We present Multi-Source Weighted-Ensemble Precipitation, version 2 (MSWEP V2), a gridded precipitation P dataset spanning 1979–2017. MSWEP V2 is unique in several aspects: i) full global coverage (all land and oceans); ii) high spatial (0.1°) and temporal (3 hourly) resolution; iii) optimal merging of P estimates based on gauges [WorldClim, Global Historical Climatology Network-Daily (GHCN-D), Global Summary of the Day (GSOD), Global Precipitation Climatology Centre (GPCC), and others], satellites [Climate Prediction Center morphing technique (CMORPH), Gridded Satellite (GridSat), Global Satellite Mapping of Precipitation (GSMaP), and Tropical Rainfall Measuring Mission (TRMM) Multisatellite Precipitation Analysis (TMPA) 3B42RT)], and reanalyses [European Centre for Medium-Range Weather Forecasts (ECMWF) interim reanalysis (ERA-Interim) and Japanese 55-year Reanalysis (JRA-55)]; iv) distributional bias corrections, mainly to improve the P frequency; v) correction of systematic terrestrial P biases using river discharge Q observations from 13,762 stations across the globe; vi) incorporation of daily observations from 76,747 gauges worldwide; and vii) correction for regional differences in gauge reporting times. MSWEP V2 compares substantially better with Stage IV gauge–radar P data than other state-of-the-art P datasets for the United States, demonstrating the effectiveness of the MSWEP V2 methodology. Global comparisons suggest that MSWEP V2 exhibits more realistic spatial patterns in mean, magnitude, and frequency. Long-term mean P estimates for the global, land, and ocean domains based on MSWEP V2 are 955, 781, and 1,025 mm yr−1, respectively. Other P datasets consistently underestimate P amounts in mountainous regions. Using MSWEP V2, P was estimated to occur 15.5%, 12.3%, and 16.9% of the time on average for the global, land, and ocean domains, respectively. MSWEP V2 provides unique opportunities to explore spatiotemporal variations in P, improve our understanding of hydrological processes and their parameterization, and enhance hydrological model performance.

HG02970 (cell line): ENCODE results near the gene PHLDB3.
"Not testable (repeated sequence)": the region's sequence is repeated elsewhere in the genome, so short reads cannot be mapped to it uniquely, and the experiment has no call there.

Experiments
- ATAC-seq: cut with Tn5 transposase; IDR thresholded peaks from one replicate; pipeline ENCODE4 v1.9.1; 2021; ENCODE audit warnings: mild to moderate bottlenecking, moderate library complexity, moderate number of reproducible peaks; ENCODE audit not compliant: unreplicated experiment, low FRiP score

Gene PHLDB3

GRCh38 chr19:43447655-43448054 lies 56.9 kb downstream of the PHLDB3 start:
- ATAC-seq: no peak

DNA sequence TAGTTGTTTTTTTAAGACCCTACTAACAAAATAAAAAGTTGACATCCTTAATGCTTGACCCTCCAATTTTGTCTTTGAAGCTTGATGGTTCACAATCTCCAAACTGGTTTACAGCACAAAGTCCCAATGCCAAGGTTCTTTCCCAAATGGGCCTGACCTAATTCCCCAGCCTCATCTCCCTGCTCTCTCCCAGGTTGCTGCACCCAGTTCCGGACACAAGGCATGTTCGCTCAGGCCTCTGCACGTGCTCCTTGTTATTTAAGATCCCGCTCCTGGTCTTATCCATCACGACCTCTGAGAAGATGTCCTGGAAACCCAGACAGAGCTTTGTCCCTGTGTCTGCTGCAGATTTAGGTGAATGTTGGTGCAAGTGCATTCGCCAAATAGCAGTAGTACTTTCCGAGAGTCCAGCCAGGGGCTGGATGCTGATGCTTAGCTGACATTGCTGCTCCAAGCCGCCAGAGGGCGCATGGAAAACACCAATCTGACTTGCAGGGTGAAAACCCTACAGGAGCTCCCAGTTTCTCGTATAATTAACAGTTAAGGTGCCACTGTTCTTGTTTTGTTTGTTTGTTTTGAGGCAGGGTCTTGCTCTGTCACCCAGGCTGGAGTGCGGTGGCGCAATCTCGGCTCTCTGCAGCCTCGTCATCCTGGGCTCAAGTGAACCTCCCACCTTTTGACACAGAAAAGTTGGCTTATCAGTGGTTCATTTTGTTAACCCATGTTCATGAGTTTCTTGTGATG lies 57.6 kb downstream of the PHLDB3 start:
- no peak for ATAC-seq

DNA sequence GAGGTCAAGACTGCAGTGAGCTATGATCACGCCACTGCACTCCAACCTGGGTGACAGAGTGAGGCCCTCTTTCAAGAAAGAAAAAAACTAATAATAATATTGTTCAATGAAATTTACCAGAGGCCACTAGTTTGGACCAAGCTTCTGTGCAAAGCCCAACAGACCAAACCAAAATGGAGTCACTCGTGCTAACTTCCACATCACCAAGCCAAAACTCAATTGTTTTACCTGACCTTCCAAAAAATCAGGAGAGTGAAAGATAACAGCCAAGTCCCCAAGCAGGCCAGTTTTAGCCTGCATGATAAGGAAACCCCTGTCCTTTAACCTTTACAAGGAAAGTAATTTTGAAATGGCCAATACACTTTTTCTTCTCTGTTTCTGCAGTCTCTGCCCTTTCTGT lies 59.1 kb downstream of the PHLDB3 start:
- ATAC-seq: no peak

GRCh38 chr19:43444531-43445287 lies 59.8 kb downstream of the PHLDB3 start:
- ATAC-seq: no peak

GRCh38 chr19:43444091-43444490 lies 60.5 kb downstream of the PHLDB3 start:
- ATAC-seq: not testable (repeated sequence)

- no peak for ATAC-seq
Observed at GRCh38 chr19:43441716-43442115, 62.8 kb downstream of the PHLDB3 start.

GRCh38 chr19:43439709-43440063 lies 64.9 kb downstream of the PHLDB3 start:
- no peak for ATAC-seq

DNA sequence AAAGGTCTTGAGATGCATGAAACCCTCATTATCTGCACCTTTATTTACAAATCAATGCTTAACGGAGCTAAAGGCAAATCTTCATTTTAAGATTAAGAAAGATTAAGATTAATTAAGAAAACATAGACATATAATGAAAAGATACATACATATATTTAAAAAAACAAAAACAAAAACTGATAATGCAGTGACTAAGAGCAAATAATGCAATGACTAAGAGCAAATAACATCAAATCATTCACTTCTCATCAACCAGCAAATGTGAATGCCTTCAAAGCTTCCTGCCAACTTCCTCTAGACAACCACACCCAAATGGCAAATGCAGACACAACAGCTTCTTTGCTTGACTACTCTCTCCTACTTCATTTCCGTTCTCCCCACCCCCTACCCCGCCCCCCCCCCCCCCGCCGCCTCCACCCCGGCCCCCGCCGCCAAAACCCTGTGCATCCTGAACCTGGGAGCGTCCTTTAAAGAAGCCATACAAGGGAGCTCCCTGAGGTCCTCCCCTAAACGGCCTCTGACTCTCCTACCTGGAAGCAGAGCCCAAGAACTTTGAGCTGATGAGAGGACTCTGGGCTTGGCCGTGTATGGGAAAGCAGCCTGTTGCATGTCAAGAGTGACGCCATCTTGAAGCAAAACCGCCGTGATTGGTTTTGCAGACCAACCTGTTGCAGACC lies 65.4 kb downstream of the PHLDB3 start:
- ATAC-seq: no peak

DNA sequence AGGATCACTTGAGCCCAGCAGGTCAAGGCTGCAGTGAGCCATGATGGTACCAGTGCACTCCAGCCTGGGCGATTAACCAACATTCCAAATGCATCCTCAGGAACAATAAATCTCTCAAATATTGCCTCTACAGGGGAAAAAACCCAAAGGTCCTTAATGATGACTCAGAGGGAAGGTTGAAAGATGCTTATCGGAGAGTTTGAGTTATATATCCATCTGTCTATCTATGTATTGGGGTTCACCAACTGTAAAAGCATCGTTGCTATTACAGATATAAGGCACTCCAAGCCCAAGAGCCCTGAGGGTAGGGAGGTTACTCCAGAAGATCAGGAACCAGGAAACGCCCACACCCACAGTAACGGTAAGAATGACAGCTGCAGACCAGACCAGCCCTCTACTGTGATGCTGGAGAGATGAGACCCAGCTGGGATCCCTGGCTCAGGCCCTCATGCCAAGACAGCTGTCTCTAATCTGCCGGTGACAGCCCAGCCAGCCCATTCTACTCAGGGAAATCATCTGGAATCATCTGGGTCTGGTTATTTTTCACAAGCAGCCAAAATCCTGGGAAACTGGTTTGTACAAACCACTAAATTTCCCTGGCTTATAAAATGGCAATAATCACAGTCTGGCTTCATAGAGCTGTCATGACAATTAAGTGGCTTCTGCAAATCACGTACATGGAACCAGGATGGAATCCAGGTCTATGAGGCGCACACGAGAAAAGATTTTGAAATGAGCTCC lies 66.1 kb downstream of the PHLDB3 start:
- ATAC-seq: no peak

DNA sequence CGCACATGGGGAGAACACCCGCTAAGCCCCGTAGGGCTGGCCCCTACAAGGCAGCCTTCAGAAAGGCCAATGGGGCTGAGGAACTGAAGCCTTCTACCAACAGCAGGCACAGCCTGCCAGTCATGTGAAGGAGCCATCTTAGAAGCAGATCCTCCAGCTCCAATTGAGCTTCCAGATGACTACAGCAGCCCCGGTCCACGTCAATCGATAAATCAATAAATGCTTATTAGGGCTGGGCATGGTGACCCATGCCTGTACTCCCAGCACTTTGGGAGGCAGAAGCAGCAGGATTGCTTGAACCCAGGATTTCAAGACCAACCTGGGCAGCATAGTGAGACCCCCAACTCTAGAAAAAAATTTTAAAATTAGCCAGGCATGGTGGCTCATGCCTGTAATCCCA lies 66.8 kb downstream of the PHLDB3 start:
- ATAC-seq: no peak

Open access
Hylke E. Beck, Eric F. Wood, Tim R. McVicar, Mauricio Zambrano-Bigiarini, Camila Alvarez-Garreton, Oscar M. Baez-Villanueva, Justin Sheffield, and Dirk N. Karger

Abstract

We introduce a set of global high-resolution (0.05°) precipitation (P) climatologies corrected for bias using streamflow (Q) observations from 9372 stations worldwide. For each station, we inferred the “true” long-term P using a Budyko curve, which is an empirical equation relating long-term P, Q, and potential evaporation. We subsequently calculated long-term bias correction factors for three state-of-the-art P climatologies [the “WorldClim version 2” database (WorldClim V2); Climatologies at High Resolution for the Earth’s Land Surface Areas, version 1.2 (CHELSA V1.2 ); and Climate Hazards Group Precipitation Climatology, version 1 (CHPclim V1)], after which we used random-forest regression to produce global gap-free bias correction maps for the P climatologies. Monthly climatological bias correction factors were calculated by disaggregating the long-term bias correction factors on the basis of gauge catch efficiencies. We found that all three climatologies systematically underestimate P over parts of all major mountain ranges globally, despite the explicit consideration of orography in the production of each climatology. In addition, all climatologies underestimate P at latitudes >60°N, likely because of gauge undercatch. Exceptionally high long-term correction factors (>1.5) were obtained for all three P climatologies in Alaska, High Mountain Asia, and Chile—regions characterized by marked elevation gradients, sparse gauge networks, and significant snowfall. Using the bias-corrected WorldClim V2, we demonstrated that other widely used P datasets (GPCC V2015, GPCP V2.3, and MERRA-2) severely underestimate P over Chile, the Himalayas, and along the Pacific coast of North America. Mean P for the global land surface based on the bias-corrected WorldClim V2 is 862 mm yr−1 (a 9.4% increase over the original WorldClim V2). The annual and monthly bias-corrected P climatologies have been released as the Precipitation Bias Correction (PBCOR) dataset, which is available online (http://www.gloh2o.org/pbcor/).